A Lifelong Friendship – Betty Hodges Hughes and Betty Jackson Stewart

By Leslie Scott

It’s a typical weekday morning at the Cotton Gin with breakfast crowds gathering and in a crowd of people, there are two ladies there that are as much a part of Prosper as the business itself. Betty Stewart and Betty Hughes have known each other most of their lives. Friends since they were young, these two have a friendship, not just of longevity, but of depth as well.

As we sat down to breakfast, immediately these two ladies began talking about the pictures and books Betty Hughes brought to show. Affectionately called an Annual by both, we began our visit by talking about their high school years and how they met and developed such a long friendship. Betty Hughes has a twinkle in her eye when she begins, “Betty [Stewart] was three grades ahead and I knew her and she was a majorette. She’d already graduated and then I was a majorette my senior year. I wasn’t really that good, she could twirl, but I couldn’t twirl. But back then they didn’t care. Just as long as you had long legs!” Betty Stewart disputes this by saying, “I didn’t have long legs.” Not to be deterred, Betty Hughes continues, “but anyway- we stayed in touch. When we moved to Prosper we just hung out. Cousins through marriage – so we are just kind of backdoor relatives – we just all call each other cousins.”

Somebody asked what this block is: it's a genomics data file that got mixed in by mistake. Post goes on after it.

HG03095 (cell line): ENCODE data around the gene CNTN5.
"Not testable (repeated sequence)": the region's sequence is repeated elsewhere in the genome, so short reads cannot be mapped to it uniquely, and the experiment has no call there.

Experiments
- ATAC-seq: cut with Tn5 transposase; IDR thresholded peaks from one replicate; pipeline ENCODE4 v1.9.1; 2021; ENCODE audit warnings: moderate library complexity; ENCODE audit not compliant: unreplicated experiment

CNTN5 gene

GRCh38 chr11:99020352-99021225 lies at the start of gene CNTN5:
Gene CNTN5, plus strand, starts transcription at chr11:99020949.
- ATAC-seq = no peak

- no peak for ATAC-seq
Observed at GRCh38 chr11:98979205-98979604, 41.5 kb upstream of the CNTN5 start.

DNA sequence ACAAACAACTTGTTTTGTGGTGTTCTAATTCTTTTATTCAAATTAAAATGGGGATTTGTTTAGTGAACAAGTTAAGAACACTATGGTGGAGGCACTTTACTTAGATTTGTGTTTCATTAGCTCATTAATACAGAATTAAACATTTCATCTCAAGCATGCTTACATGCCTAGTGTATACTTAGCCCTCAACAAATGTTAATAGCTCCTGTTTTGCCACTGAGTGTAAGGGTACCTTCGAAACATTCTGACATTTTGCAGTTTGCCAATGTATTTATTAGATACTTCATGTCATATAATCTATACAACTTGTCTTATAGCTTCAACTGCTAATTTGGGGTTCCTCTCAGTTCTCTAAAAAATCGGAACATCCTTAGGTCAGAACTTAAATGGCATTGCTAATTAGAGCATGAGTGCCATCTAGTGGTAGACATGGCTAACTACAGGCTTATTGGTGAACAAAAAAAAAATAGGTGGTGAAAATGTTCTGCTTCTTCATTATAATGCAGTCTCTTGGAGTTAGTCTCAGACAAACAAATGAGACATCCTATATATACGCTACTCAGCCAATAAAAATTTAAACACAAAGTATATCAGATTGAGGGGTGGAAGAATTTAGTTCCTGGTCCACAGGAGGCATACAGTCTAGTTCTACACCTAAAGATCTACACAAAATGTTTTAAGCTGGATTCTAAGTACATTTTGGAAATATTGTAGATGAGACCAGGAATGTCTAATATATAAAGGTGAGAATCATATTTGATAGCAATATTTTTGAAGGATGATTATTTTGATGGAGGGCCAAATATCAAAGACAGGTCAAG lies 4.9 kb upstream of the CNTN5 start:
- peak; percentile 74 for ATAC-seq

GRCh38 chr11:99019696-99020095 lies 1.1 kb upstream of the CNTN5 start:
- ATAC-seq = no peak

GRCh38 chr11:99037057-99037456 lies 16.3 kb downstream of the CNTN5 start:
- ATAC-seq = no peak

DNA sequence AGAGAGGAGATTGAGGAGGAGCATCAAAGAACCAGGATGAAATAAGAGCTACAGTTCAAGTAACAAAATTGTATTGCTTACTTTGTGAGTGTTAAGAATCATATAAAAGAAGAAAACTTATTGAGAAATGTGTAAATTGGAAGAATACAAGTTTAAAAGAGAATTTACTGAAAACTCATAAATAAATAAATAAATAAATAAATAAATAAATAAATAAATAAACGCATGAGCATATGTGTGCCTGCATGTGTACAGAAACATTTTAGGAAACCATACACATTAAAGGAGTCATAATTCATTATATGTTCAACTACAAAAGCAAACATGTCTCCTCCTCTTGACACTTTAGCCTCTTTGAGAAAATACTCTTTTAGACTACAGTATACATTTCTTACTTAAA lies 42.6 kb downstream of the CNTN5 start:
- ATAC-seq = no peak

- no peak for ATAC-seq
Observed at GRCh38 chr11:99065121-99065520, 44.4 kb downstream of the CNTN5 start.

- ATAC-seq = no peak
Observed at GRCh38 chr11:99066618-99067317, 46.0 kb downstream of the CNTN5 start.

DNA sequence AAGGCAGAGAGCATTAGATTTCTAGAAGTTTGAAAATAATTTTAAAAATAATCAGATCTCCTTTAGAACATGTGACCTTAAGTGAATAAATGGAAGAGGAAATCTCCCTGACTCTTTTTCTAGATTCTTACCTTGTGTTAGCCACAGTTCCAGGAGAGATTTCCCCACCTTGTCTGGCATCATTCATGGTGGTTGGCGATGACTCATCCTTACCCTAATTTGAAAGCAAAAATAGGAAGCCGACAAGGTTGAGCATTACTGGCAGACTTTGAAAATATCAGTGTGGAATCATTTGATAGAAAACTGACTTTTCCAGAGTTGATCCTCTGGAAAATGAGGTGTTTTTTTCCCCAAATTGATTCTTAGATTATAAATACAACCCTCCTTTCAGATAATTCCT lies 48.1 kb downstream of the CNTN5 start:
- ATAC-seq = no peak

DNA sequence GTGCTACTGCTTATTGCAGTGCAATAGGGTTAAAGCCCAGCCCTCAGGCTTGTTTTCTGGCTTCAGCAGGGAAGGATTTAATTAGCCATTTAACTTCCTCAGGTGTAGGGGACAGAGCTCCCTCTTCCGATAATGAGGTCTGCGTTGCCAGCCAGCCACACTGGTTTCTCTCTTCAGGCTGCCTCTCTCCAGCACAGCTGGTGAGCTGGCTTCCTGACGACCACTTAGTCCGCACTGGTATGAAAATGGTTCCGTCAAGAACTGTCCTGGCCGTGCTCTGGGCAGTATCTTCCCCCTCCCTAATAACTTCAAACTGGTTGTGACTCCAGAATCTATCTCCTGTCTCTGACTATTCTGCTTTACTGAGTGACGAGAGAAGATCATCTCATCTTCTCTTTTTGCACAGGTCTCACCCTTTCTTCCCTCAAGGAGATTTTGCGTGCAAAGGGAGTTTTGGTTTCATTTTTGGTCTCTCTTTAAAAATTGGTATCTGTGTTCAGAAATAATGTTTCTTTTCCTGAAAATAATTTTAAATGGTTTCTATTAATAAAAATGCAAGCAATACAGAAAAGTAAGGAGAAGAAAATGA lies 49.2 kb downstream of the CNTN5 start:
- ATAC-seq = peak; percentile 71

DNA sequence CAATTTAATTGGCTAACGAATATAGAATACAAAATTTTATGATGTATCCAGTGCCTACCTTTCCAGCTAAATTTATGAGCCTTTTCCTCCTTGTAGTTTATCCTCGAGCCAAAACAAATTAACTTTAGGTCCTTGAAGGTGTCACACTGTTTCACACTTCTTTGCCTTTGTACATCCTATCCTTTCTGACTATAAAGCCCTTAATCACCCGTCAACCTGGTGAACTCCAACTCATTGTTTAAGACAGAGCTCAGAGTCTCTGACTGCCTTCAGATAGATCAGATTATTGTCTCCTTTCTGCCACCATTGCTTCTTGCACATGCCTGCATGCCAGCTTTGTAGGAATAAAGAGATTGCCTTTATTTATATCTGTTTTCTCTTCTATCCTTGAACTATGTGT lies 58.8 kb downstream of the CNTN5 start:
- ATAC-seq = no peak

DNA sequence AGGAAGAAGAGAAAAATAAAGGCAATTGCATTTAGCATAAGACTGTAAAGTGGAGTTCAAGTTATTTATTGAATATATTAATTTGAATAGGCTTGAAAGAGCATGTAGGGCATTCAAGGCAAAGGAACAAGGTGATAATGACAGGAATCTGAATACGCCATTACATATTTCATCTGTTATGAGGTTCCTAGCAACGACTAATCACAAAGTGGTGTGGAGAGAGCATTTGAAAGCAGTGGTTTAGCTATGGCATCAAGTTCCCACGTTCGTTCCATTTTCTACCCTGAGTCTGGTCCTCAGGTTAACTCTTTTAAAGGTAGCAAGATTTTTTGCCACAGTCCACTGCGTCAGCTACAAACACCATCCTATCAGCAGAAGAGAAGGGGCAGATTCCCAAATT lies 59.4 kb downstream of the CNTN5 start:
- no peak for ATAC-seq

Carrying on a conversation with these two is almost like talking to a set of siblings, in particular a set of twins. When asked of their favorite memories together, it’s a swinging pendulum of answers. Both immediately say their most recent favorite memories are with the late Jim Hughes and late Bill Hays. Betty Hughes says, “We went to Branson the spring before Jim died” and Betty Stewart finished with, “we went to Swenson’s lodge together for a weekend. We both went to the same school for 12 years, both go to the Methodist church, historical society together, there’s so many memories we have together.”

When asked what attributes they appreciate in the other, Stewart says of Hughes, “She’s more like a sister to me, because I’ve never had any sisters. And if I need anything, I feel like I can call her – we’re just good friends.” And Hughes says, “She’s always been there for me and if I need something, I just call Betty. When she doesn’t have a broken arm or broken leg!” Laughing ensues and Stewart replies, “Lately I’ve been more broken than anything. I played basketball and volleyball and tennis and rode horses and barrel raced and never had a broken bone. And after I got into my late 70s and early 80s, I’ve had broken bones. It’s catching up to me, but I’ve been lucky all these years and really blessed.”